USD-JPY and yen crosses have posted fresh lows during the Tokyo session before settling higher during the European AM session. A risk averse mood has continued to drive the yen upward amid a backdrop of mostly lower stock markets in Asia. News that the U.S. administration is weighing a 25% tax on imported cars to force concessions in NAFTA talks weighed on investor sentiment, while the North Korea has reverted to character, with its vice foreign minister saying today that it will not "beg the U.S. for dialogue" while threatening that America will "taste an appalling tragedy," warning of a "nuclear-to-nuclear showdown" if talks fail. USD-JPY posted a low of 109.33, which is a 10-day nadir.

    [GBP, USD]
    Cable lifted to a high of 1.3422, over a big figure up from yesterday's five-month low at 1.3305. A softer dollar following the release of the minutes to the early May FOMC meeting, which should the Fed remaining in a patient mood with regard to tightening, has helped the pair, and today's release of above-forecast UK retail sales providing added buoyancy. April retail sales rose 1.6% m/m, rebounding strongly from the steep, weather-affected 1.1% m/m decline that was seen in March. The median forecast had been for a 1.1% m/m gain. While the figures have been clouded by weather, a strong labour market and rising inflation-adjust average pay should underpin the sector, overall. The UK's April CPI, which was released on Wednesday, unexpectedly ebbed to 2.4% from 2.5% y/y in March, though this can be downplayed to a degree because of the early timing of Easter this year, while rising oil prices, if sustained, can also be expected to exert upside influence on inflation rates. The second estimate of UK Q1 GDP is due Friday, which should come in unrevised from the preliminary release outcomes of 0.1% q/q and 1.2% y/y. Big picture, we remain bearish of Cable, but still scope for a relatively sustained rebound in the meantime. Support is at 1.3353-55, and resistance comes in at 1.3450-52.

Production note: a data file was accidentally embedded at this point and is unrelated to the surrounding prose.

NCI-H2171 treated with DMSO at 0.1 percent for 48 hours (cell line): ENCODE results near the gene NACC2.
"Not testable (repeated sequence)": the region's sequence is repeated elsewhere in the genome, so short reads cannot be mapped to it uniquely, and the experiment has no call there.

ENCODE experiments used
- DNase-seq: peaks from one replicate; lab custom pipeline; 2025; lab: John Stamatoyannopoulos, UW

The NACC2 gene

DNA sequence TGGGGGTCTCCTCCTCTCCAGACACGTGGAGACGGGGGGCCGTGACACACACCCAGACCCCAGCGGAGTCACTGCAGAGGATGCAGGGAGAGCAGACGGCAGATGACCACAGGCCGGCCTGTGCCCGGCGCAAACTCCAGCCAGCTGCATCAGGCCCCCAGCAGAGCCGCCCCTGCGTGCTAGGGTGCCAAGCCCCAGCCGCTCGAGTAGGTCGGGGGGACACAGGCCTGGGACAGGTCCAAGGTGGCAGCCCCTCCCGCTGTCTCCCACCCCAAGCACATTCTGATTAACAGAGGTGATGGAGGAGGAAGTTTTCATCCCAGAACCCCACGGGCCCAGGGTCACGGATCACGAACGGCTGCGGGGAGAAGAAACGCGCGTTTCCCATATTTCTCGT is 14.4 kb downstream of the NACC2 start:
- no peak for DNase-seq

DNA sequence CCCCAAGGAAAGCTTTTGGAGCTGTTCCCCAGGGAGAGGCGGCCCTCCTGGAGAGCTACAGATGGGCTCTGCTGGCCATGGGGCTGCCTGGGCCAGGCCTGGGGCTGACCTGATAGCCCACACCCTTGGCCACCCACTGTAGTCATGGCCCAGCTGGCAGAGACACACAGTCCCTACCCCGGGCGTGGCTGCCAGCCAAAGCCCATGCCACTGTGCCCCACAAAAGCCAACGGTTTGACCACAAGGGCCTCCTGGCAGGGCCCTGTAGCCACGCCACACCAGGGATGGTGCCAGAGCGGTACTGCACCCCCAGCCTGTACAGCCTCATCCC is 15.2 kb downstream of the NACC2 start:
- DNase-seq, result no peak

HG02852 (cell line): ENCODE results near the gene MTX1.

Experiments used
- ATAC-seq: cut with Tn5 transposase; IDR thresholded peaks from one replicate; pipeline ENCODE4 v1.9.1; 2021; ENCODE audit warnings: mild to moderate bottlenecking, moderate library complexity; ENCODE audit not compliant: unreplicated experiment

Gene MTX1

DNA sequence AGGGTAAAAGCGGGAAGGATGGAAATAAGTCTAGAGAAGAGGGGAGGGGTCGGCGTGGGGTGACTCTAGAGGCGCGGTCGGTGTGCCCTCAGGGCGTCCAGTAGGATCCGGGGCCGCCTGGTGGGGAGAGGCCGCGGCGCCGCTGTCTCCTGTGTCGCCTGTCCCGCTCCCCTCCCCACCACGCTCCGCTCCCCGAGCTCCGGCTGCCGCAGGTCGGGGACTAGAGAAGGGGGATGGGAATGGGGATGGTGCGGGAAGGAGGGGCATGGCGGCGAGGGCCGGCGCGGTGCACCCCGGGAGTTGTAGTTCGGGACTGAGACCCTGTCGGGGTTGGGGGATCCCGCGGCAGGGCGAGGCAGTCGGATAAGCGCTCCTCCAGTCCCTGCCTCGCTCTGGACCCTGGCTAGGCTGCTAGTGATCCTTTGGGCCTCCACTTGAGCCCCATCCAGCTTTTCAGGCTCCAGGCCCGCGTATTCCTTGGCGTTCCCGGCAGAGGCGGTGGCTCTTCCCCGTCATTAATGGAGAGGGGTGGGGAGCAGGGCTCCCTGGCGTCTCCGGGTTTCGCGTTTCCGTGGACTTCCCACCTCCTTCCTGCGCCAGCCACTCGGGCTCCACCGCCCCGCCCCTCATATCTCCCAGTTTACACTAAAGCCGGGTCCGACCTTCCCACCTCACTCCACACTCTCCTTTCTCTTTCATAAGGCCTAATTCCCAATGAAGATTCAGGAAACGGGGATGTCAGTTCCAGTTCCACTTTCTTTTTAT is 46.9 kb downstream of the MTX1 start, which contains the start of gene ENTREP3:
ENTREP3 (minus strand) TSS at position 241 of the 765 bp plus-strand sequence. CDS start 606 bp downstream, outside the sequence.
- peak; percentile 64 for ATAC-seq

[USD, CHF]
    EUR-CHF has settled higher, in the mid 1.1600s, after yesterday posting an 11-week low at 1.1581, which was the culmination of what has been the sharpest bout of declines the cross has seen since June last year. The driving dynamic has been a souring sentiment towards the euro on concerns about the policies of the newly forming anti-establishment and Eurosceptic coalition government in Italy. EUR-CHF is down over 3% from the 41-month that was printed a month ago at 1.2005, which was the summit of an 11-month rally phase, and which in turn was a reflection of what had been -- before recently -- a sense of abating existential risks that the Eurozone was facing. Now things look to be trending back in the other direction. This week's breach and daily closes below the 200-day moving average, presently situated at 1.1694, has been for technical analysts a significant bearish signal. Trend resistance is at 1.1722-24.

    [USD, CAD]
    USD-CAD has maintained a choppy, broadly sideways range that's been persisting for a month now. The low over this period has been 1.2729 and the high 1.2997. General U.S. dollar firmness has been met by Loonie-supportive higher oil prices, which has been causing volatility in USD-CAD but little net directional bias. We expect more of the same for now.